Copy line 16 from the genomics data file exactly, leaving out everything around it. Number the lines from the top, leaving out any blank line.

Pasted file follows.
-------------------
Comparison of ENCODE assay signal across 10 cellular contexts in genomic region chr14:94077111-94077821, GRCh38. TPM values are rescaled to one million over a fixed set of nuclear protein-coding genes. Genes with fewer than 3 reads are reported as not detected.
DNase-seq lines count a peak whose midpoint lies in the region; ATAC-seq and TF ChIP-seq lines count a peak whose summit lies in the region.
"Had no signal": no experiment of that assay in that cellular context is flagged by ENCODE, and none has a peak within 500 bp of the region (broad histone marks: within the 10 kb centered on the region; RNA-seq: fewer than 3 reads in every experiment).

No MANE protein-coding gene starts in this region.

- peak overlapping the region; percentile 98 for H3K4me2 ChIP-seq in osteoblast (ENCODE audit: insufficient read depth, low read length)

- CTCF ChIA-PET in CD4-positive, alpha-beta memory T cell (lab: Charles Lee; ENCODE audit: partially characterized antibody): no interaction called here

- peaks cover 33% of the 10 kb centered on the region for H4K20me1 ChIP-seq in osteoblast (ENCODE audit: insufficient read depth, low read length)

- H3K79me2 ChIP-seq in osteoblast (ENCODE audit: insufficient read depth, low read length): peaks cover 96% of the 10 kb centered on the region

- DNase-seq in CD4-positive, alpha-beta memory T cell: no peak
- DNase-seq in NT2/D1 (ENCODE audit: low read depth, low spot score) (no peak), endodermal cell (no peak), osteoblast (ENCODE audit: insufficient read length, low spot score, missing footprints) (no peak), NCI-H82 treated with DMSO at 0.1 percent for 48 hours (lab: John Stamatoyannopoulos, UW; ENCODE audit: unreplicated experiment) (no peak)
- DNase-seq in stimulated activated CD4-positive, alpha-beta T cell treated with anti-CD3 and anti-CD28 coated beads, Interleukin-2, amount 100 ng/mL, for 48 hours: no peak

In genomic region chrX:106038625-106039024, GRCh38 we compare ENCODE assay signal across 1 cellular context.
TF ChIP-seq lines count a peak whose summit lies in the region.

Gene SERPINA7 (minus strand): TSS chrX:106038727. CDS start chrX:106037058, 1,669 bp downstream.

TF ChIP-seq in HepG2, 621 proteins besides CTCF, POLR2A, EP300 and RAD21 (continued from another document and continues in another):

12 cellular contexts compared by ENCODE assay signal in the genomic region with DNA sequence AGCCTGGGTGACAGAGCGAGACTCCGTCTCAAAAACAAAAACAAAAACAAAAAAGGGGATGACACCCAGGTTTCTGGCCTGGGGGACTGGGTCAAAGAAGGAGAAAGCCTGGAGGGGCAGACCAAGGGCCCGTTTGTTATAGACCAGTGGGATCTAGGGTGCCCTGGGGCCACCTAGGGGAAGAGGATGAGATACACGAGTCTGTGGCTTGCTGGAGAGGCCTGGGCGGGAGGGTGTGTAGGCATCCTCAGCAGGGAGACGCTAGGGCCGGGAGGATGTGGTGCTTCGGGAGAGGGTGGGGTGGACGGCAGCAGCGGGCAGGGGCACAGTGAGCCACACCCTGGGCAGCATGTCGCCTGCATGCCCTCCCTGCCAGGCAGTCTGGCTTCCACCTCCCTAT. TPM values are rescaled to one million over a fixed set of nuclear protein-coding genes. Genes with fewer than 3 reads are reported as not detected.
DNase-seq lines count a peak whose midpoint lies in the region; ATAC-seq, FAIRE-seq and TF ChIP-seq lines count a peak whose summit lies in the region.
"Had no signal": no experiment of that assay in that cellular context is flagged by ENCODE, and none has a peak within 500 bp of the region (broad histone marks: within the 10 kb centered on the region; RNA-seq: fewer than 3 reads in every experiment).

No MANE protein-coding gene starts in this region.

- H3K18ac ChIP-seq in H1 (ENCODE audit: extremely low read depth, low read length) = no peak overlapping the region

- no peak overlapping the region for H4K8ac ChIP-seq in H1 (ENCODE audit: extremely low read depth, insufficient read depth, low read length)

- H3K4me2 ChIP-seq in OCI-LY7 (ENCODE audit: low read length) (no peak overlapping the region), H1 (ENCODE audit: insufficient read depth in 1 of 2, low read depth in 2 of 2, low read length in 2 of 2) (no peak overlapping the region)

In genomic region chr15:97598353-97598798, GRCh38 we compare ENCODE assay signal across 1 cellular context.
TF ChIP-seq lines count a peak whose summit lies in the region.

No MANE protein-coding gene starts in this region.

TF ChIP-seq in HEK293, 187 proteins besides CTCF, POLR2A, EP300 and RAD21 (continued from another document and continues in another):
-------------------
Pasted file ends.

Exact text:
12 cellular contexts compared by ENCODE assay signal in the genomic region with DNA sequence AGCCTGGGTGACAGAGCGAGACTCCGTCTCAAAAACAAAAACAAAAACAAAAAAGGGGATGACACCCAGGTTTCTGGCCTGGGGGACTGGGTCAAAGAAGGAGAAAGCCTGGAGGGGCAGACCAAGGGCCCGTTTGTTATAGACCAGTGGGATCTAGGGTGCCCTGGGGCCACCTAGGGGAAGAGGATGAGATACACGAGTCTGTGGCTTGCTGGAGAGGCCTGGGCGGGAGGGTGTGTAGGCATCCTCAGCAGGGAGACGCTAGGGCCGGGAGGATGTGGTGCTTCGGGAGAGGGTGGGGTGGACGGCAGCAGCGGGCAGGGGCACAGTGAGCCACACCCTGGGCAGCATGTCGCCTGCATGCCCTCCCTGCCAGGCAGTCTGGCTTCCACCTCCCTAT. TPM values are rescaled to one million over a fixed set of nuclear protein-coding genes. Genes with fewer than 3 reads are reported as not detected.